Jackson Hole helicopter pilot living a dream

2013-04-18T16:50:00Z 2013-04-18T22:44:07Z Jackson Hole helicopter pilot living a dreamThe Associated Press The Associated Press
April 18, 2013 4:50 pm  • 

JACKSON — On Tuesday, Nicole Ludwig's third contract as the helicopter pilot for Teton County Search and Rescue came to an end.

During the past three winters, Ludwig has searched for people, dropped bombs to clear avalanche terrain for rescuers, picked up countless injured people and retrieved too many bodies.

The bodies, she said, are tough on her and definitely the worst part.

Otherwise she is living a childhood dream that incorporates many lifelong passions.

Ludwig, 42, grew up in the shadows of the Swiss Alps. From the time she was a little girl she wanted to fly helicopters. She dreamed of using the machines to rescue people in the mountains or help people in foreign countries, an early indication of her love for travel.

Her parents were supportive, she said, but they encouraged her to get a more practical degree, so she became an architect. After graduating, she traveled the world.

"At a certain point," Ludwig said, "it was either time to go back to Europe and become an architect or time to go after my dream of becoming a helicopter pilot."

Ludwig was accepted at Hillsboro Aviation, a helicopter flight training academy in Portland, Ore. It is much less expensive to become a pilot in the United States than in Europe, she said, and the schools she attended in the U.S. helped her get visas and eventually a green card. Ludwig received her commercial license and flight instruction certification from Hillsboro Aviation, pursued an associate degree in aviation science at Portland Community College and then returned to Hillsboro as an instructor.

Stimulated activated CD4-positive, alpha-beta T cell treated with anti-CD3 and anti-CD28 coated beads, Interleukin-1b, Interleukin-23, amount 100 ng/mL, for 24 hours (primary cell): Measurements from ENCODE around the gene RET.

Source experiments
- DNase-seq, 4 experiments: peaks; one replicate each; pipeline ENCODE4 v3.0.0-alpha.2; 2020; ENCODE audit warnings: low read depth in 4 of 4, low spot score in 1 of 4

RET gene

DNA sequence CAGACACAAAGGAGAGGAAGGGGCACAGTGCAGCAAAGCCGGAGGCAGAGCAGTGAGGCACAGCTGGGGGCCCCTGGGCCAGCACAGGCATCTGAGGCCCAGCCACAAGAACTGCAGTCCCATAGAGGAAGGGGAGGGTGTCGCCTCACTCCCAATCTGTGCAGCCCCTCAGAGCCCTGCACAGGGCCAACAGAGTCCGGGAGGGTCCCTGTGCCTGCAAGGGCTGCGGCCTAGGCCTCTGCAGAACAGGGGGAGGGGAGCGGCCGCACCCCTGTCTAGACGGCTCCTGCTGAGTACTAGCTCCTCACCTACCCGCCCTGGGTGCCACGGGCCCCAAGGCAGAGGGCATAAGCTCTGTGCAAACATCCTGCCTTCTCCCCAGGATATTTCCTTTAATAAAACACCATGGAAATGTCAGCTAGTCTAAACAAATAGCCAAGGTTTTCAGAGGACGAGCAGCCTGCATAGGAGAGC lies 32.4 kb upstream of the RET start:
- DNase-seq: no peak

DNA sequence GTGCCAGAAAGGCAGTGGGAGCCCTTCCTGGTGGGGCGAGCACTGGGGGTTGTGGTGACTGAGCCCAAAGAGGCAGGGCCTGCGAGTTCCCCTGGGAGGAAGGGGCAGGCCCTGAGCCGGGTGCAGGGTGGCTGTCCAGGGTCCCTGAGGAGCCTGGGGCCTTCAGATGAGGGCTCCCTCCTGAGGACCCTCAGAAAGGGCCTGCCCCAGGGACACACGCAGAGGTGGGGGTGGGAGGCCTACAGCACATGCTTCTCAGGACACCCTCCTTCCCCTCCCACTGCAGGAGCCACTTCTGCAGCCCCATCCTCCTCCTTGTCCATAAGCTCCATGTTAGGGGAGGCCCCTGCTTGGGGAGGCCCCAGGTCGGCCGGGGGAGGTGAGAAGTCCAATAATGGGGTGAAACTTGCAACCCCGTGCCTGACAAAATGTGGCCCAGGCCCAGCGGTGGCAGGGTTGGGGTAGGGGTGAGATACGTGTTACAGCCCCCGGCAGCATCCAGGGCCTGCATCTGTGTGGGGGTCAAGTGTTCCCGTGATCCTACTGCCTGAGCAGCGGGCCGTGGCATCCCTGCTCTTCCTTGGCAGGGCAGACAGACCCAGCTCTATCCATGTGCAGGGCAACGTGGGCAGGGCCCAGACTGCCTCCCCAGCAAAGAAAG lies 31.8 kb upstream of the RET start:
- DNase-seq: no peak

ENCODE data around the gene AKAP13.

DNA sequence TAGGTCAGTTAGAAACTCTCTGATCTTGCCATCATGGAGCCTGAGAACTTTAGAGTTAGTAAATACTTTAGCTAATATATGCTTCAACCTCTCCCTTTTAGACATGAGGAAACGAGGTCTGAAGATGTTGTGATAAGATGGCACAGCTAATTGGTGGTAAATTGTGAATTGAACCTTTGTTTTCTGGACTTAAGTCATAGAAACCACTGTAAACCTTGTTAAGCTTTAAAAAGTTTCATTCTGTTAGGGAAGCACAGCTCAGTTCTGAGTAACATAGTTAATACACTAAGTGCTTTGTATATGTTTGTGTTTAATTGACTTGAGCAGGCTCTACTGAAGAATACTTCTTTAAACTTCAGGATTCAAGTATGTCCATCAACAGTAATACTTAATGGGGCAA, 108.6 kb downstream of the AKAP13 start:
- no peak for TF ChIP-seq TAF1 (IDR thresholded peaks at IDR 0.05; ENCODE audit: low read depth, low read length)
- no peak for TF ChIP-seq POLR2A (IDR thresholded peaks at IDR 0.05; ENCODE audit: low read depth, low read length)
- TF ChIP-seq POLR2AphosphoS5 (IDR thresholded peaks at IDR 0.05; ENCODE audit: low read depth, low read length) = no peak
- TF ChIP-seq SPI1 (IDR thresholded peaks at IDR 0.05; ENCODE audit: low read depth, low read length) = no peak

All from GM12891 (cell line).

A former student of Ludwig's, Daniel Aufdenblatten, also from Switzerland, received the highest honor in aviation, the Heroism Award, in Washington, D.C., in 2011 for a rescue he performed on the flanks of Annapurna in Nepal. He picked up injured climbers at about 23,000 feet, making it the highest-altitude rescue ever made in a helicopter.

From teaching Ludwig moved to piloting scenic helicopter tours over the Grand Canyon. She said flying over the canyon was "thrilling" as well as challenging, an aspect of operating helicopters she has always enjoyed. "I love challenges," she said. "You only get better when you are challenged."

Challenges and her desire to help people eventually led Ludwig north into the Rockies.

Now she spends summers fighting fires from a base in Durango, Colo., and winters flying Teton County Search and Rescue's Bell 407 helicopter.

From Colorado, Ludwig travels all over the U.S., keeping her love for traveling satisfied. In Jackson she gets to fly through one of the most spectacular landscapes in the world, fulfilling her love for the outdoors, which also conveniently re minds her of home.

"I love to work here because of the outdoor environment," Ludwig said. "Jackson reminds me a lot of my own town, satisfies a longing for going home."

Search and rescue and fires are similar in that there is a lot of waiting around, Ludwig said. By law, she must take 13 days off every three months, but the rest of the time she is on call, ready to fly at a moment's notice.

In her spare time, whether at base camps across the Rockies or in the hangar of the Teton County Search and Rescue building near the intersection of Highway 22 and Broadway, Ludwig paints and makes jewelry. Her interest in art is related to her time as an architect, she thinks.

Despite all the waiting around, when an emergency surfaces, Ludwig has to be ready.

"When the call does come," she said, "you have to be able to handle the adrenaline, and you have to be at your best." Still, she recognizes that she is nothing without the other members of search and rescue or the firefighters on the ground.

"You cannot be successful without a team behind you," Ludwig said. "Having a great team, a professional team — even though Teton County Search and Rescue is all volunteers, they are very well trained — is essential." Ludwig's overriding concern every mission is getting herself and her team home safely.

"You push the limits because people's lives are on the line," she said.

Ludwig flew 18 missions this winter, fewer than in past years.

She looks forward to returning next year for more.

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